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Brian Pennington

A blog about Cyber Security & Compliance

Month

November 2013

UK banks and financial market infrastructures have experienced cyber attacks

In the Bank of England’s 2013 H2 Systemic Risk Survey Banks and Financial organisation highlighted operational risk as one of the main risks to UK financial stability.

The majority of the respondents cited cyber-attacks from individuals or groups seeking to exploit vulnerabilities in IT systems for financial gain or to disrupt services as a significant threat.

The report states In the past six months, several UK banks and financial market infrastructures have experienced cyber attacks, some of which have disrupted services. While losses have been small relative to UK banks’ operational risk capital requirements, they have revealed vulnerabilities. If these vulnerabilities were exploited to disrupt services, then the cost to the financial system could be significant and borne by a large number of institutions

In June 2013 the bank of England said:

HM Treasury, working with the relevant government agencies, the PRA, the Bank’s financial market infrastructure supervisors and the FCA should work with the core UK financial system and its infrastructure to put in place a programme of work to improve and test resilience to cyber attack

Perceived Risks from Cyber Attacks have risen strongly

Bank of England Chart

HM Treasury, other government agencies and financial authorities have formed a Cross Market Operational Resilience Group who will work to assess, test and improve cyber resilience across the core parts of the UK financial sector.

On the 12 November, under the supervision of the Cross Market Operational Resilience Group, an exercise called Waking Shark II took place to test the financial sector’s response to a sustained and intensive cyber attack It was an industry led exercise; supported by HM Treasury, the Bank of England and the FCA and several other government agencies. The report on the outcomes and lessons will be issued in early 2014.

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Challenges to maintaining a strong security posture

A very interesting piece of research by the Ponemon Institute on behalf of the security vendor Sophos.  A summary of the study is below. 

Cyber security is often not a priority

  • 58% of respondents say that management does not see cyber-attacks as a significant risk
  • 44% say a strong security posture is not a priority.
  • Those two findings reveal the difficulty IT functions face in securing the necessary funding for skilled personnel and technologies. As evidence, 42% of respondents say their budget is not adequate for achieving an effective security posture.
  • While an organization’s IT leaders often depend upon the need to comply with regulations and compliance to make their case for IT security funding, 51% of respondents say it does not lead to a stronger security posture. More important is obtaining management’s support for making security a priority.

Senior management rarely makes decisions about IT security

Who is responsible for determining IT Security Priorities?

  • CIO 32%
  • 31% no one

Lack of in-house expertise hinders the achievement of a strong security posture

  • Organizations represented in this research face a lack of skilled and expert security professionals to manage risks and vulnerabilities. Only 26% of respondents say they have sufficient expertise, with 15% not sure. On average, three employees are fully dedicated to IT security.

Security threats and attacks experienced

“Did our organization have a cyber-attack? I don’t really know.” When asked if they were attacked in the past 12 months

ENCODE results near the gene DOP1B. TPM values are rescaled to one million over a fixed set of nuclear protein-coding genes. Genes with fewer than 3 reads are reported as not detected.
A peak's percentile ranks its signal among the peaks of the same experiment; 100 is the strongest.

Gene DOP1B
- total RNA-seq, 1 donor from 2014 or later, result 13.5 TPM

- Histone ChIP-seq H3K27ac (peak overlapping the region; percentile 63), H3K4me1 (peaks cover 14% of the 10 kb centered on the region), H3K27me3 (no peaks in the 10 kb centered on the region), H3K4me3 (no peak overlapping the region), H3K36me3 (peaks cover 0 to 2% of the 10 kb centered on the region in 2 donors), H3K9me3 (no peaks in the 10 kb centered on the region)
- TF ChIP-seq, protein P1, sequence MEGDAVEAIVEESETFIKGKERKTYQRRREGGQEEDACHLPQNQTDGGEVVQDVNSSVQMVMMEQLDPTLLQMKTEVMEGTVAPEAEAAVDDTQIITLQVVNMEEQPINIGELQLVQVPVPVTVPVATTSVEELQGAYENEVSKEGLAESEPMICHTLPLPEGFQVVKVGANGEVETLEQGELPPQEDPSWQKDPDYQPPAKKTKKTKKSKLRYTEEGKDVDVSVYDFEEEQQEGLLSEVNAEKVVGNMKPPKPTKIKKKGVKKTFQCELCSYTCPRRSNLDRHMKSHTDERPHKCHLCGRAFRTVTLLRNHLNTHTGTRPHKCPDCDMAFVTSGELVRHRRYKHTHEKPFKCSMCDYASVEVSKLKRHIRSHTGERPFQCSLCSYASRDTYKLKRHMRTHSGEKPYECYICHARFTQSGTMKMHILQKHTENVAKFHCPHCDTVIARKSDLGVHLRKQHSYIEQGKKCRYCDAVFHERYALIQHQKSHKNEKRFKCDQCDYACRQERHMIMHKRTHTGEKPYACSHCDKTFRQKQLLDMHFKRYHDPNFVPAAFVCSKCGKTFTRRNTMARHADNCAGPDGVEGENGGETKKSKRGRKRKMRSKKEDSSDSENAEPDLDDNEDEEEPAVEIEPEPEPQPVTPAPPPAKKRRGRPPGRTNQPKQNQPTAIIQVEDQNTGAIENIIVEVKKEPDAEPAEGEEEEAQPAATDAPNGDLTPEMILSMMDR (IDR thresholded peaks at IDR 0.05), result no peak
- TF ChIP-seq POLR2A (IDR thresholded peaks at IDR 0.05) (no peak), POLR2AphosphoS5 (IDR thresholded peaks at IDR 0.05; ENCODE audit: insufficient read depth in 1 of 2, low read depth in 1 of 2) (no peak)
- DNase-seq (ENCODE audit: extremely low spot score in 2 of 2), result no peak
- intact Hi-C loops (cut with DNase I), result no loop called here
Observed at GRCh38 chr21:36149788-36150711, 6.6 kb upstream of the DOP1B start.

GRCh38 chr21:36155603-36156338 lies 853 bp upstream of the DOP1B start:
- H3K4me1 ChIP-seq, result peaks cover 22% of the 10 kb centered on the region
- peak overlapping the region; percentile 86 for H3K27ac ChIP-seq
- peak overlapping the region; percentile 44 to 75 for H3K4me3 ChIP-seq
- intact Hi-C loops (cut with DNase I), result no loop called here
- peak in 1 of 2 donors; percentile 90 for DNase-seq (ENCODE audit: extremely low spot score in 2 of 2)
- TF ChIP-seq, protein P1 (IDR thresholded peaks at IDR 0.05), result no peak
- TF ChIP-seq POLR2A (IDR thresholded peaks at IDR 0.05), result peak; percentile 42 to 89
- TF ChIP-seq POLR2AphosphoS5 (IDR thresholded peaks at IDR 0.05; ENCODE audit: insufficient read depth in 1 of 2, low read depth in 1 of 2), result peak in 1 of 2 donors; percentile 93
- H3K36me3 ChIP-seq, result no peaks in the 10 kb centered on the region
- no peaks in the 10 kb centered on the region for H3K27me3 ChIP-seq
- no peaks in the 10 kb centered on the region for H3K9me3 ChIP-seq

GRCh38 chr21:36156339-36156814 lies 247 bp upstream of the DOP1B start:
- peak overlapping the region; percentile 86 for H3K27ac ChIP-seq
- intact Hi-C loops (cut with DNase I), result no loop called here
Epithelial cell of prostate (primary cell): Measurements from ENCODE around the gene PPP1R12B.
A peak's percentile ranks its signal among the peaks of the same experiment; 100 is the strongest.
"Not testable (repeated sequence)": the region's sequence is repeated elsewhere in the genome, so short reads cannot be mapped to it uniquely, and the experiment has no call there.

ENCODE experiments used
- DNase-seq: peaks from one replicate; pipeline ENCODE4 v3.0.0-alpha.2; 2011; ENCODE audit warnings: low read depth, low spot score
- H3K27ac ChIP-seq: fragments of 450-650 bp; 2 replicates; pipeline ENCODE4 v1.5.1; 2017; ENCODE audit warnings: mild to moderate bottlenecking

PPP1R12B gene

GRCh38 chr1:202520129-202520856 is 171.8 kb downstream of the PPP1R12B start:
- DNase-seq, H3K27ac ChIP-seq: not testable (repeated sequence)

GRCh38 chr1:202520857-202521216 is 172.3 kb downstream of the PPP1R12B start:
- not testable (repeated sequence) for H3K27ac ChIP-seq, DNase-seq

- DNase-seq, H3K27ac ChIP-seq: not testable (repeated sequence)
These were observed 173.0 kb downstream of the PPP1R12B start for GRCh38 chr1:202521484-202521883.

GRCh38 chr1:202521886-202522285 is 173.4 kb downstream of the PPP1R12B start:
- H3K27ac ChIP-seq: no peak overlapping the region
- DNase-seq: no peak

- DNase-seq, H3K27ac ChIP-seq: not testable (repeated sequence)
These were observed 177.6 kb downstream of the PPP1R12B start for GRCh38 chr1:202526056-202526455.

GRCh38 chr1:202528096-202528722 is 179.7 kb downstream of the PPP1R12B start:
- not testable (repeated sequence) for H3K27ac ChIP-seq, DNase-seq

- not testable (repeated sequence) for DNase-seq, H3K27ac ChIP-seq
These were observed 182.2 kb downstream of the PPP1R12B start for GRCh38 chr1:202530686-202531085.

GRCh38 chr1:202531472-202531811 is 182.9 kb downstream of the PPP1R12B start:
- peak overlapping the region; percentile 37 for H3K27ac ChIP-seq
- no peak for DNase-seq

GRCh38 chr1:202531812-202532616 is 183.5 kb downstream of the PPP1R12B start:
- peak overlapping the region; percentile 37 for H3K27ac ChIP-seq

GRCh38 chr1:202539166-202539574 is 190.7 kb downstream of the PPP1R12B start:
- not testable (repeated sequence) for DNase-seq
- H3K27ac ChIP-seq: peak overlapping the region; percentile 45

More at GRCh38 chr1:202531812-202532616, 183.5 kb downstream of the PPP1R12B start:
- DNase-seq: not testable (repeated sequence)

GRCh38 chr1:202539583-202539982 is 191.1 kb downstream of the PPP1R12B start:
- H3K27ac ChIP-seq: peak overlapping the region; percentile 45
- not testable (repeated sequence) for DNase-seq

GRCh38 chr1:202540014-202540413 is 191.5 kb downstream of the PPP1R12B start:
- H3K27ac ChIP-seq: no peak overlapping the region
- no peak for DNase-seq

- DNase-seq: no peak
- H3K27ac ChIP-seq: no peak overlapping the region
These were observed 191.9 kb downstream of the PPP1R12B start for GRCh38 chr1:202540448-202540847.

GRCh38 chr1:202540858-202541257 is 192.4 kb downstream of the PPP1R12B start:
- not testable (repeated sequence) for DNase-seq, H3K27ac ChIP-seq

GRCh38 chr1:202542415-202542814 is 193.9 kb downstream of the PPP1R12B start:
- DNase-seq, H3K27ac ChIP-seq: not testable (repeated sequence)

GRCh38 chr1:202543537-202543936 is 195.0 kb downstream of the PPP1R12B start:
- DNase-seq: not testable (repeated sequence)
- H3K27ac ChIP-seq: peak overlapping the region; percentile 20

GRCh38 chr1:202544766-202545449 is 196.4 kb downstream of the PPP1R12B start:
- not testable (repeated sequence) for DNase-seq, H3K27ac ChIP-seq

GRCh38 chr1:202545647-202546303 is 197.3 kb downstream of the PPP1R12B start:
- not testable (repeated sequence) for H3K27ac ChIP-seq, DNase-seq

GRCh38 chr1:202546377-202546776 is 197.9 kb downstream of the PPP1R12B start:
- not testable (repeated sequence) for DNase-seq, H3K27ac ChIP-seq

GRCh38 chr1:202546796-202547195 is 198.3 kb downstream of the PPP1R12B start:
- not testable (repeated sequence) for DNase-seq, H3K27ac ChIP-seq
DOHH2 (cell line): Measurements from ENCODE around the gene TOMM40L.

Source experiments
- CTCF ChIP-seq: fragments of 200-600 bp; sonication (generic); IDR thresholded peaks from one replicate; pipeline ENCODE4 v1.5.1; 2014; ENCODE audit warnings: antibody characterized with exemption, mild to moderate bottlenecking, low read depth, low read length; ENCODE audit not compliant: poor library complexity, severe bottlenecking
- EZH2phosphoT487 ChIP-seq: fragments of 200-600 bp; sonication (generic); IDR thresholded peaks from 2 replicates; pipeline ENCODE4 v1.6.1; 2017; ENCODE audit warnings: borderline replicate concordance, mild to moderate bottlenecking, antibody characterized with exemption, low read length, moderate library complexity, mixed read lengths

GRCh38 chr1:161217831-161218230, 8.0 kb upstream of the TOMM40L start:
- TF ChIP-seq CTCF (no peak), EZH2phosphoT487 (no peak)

• 42% of respondents say they were
  • 33% are unsure
  • 1/3 of respondents say they are unsure if an attack has occurred in the past 12 months
  • Of the 42% who say an attack occurred, most likely it was likely the result of phishing and social engineering, denial of service and botnets and advanced malware/zero day attacks.

Data breach incidents are known with greater certainty

More respondents can say with certainty that a data breach occurred in their organization. For purposes of the research, a data breach is the loss or theft of sensitive information about customers, employees, business partners and other third parties. 51% say their organization experienced an incident involving the loss or exposure of sensitive information in the past 12 months although 16% say they are unsure.

More than half of respondents say their organization has had a data breach

  • 51% Cited is a third-party mistake or negligent employee or contractor
  • 44% cannot identify the root cause.

Most organizations say cyber-attacks are increasing or there is no change

  • 76% of respondents say their organizations face more cyber-attacks or at least the same
  • 18% are unable to determine

Most organizations see cyber-attacks as becoming more sophisticated

  • 56% say cyber-attacks are more sophisticated
  • 45% say they are becoming more severe
  • 28% of respondents are uncertain if their organizations are being targeted
  • 25% are unsure if the attacks are more sophisticated
  • 23% do not know if these attacks are becoming more severe.

The research reveals there is often confusion as to what best describes advanced persistent threats (APT). When asked to select the one term that best fits their understanding, only one-third of respondents say they are recurrent low profile targeted attacks but the same percentage of respondents are not sure how to describe them. As a result, there may be uncertainty as to what dedicated technologies are necessary for preventing them.

Disruptive technology trends

The cloud is important to business operations

  • 72% of respondents do not view security concerns as a significant impediment to cloud adoption within their organizations
  • 77% say the use of cloud applications and IT infrastructure services will increase or stay the same
  • 39% of their organization’s total IT needs are now fulfilled by cloud applications and/or infrastructure services

The use of cloud applications and IT infrastructure is not believed to reduce security

Effectiveness

  • 45% of respondents say the cloud is not considered to have an affect on security posture